Parents want their children to succeed in school. However, sometimes their best intentions are misguided. Attempts to provide children with a wonderful life can, in fact, increase the stress of the entire family.
One of parents' most common mistakes is to want to make everything easy for their children. It's painful for parents to see their children struggle. If children never do anything difficult, however, they never learn that they can successfully meet a challenge.
Here are some things parents can do to promote their children's success in school:
? Make school attendance a family priority. Try to schedule doctors' appointments and family vacations when school is not in session. Have your child arrive at school in time to organize for the day.
? Show your child that you consider school to be important. Attend parent meetings and conferences. Talk with your child about school. Don't overemphasize grades.
? Read to and with your child. Let your child also see you reading alone.
? Either rule out or treat physical difficulties, such as vision problems, hearing problems, or attention deficit, that may impede learning.
? Don't overschedule your child. Be sure at least three hours between school and bedtime are free of extracurricular activities.
? Encourage healthy sleep patterns. Because of the changes their bodies are undergoing, adolescents actually require more sleep than younger children, perhaps nine hours per night.
? Provide your child with nutritious foods (limited in sugar, fats, caffeine, and additives). Be sure your child starts the day with breakfast.
? Make dinner a family activity, complete with conversation on a wide range of topics.
? Provide a place, with minimal distractions, for your child to study. Be sure the study area is well lit, well ventilated, and equipped with all the supplies your child is likely to need: pencils and pens, dictionary, ruler, stapler, etc.
? Establish a definite time each day for homework, reading, or other academic activities.
? Don't allow TV or video games in the morning before school. Limit total time for these activities to 10 hours per week.
? Don't give your child everything he or she wants. Doing so will teach the child that desires can be satisfied without work.
? Be sure your child has household chores to complete without reminders.
? Help your child develop the habit of writing all assignments in an assignment notebook. It works best if assignments are written on the date they are due.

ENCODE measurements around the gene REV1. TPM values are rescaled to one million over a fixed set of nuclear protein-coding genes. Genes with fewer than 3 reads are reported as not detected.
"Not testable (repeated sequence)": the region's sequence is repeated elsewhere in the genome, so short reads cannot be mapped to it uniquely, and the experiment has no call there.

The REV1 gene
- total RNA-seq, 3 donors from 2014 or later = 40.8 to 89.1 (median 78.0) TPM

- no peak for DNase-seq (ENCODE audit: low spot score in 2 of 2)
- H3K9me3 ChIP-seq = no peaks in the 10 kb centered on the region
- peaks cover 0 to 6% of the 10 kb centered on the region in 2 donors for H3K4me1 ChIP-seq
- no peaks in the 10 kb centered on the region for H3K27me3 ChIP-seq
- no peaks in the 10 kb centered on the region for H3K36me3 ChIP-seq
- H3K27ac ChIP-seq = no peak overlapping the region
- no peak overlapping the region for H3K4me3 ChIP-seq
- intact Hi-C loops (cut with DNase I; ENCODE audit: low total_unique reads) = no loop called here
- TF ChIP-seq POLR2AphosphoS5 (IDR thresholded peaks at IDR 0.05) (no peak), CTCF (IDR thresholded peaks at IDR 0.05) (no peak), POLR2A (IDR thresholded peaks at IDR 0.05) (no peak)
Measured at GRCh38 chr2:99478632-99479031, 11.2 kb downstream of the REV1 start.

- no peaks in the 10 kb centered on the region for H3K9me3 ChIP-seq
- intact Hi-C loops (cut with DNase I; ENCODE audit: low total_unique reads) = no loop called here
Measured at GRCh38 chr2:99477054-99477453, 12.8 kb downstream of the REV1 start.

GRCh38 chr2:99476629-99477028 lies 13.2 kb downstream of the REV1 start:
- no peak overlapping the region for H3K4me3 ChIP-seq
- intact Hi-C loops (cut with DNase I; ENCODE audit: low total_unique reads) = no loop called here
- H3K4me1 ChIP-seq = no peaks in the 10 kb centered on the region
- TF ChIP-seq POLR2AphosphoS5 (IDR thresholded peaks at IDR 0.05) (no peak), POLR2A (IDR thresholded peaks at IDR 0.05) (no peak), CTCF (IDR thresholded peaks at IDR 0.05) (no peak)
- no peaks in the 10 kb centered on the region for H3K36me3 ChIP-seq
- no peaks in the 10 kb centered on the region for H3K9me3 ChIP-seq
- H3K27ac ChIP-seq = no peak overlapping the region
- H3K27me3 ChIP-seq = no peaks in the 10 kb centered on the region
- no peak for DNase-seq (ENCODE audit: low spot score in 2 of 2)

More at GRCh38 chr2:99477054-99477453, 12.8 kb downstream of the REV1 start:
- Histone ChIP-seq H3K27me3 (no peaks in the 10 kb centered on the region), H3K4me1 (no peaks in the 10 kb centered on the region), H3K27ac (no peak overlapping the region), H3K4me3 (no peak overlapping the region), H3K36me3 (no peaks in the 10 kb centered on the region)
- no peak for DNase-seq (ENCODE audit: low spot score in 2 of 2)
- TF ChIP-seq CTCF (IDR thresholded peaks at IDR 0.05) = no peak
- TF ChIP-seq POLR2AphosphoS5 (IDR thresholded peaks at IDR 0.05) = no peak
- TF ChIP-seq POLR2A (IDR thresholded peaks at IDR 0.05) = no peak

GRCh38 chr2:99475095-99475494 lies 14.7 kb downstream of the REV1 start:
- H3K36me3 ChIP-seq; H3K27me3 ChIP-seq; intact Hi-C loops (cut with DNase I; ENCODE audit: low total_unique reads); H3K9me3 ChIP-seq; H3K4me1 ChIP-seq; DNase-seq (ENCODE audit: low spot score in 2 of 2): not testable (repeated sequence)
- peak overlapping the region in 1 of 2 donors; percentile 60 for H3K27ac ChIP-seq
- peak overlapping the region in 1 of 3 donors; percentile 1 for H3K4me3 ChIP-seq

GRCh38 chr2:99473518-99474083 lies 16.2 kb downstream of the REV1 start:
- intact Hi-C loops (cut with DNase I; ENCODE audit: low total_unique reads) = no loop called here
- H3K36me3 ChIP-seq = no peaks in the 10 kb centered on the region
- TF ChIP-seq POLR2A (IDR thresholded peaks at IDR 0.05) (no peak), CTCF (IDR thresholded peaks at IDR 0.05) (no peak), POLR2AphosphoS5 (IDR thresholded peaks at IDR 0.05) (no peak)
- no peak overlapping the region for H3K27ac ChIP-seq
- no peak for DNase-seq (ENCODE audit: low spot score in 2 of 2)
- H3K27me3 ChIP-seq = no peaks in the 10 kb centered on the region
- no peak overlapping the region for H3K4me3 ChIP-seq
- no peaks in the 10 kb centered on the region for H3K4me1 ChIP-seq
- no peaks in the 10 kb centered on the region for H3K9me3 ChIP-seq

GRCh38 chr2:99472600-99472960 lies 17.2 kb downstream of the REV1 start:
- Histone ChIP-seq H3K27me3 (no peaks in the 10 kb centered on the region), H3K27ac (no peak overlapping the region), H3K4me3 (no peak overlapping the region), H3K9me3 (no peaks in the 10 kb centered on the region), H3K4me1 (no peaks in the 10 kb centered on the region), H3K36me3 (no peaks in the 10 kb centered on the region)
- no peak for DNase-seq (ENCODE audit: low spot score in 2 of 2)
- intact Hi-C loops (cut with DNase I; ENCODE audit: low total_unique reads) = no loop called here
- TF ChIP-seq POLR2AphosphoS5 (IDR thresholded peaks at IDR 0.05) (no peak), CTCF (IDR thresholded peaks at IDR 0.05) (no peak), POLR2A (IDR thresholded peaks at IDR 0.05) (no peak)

? Help your child learn to organize time and materials. Begin to wean your child from this help as soon as he or she is able to assume partial responsibility.
? On nights before a test, have your child review material just before bedtime and then go to sleep without reading or listening to music. This will aid retention of material studied.
? Make homework your child's responsibility. This lets your child know that you recognize him or her as a capable person.
? Be sure your child gathers together each evening all the materials that he or she will take to school the next morning.
? Allow your child to experience the natural consequences of his or her actions. For example, don't retrieve things the child forgot.
? Have realistic expectations for your child. If his or her abilities are slightly above average, do not expect the child to be at the top of the class.
? Recognize that your child's teachers are striving for the academic, social, and emotional development of many children besides yours. Seating your child next to a best friend, for example, may not be in the best interest of the class -- or even of your own child.
? Recognize that there will be times when your child will be frustrated by a difficult task. Resist the temptation to solve the problem yourself. Your child will learn and grow from this experience and will emerge with confidence to face the next challenge.
A successful school year depends on the cooperative efforts of parents and teachers -- and, of course, on the students themselves. Each member of the team must fulfill his or her own responsibilities -- and allow the other members to fulfill theirs.
A parent and former teacher, Fran Hamilton is the author of Hands-On English, now in its second edition. Hands-On English gives quick access to English fundamentals and makes grammar visual by using icons to represent parts of speech. The book is for anyone 9 years or older, including adults. Fran also publishes companion products to Hands-On English and free e-mail newsletters: LinguaPhile, published monthly, is for people who teach and/or enjoy English; Acu-Write, published weekly, addresses common errors in English. Both are available at http://www.GrammarAndMore.com.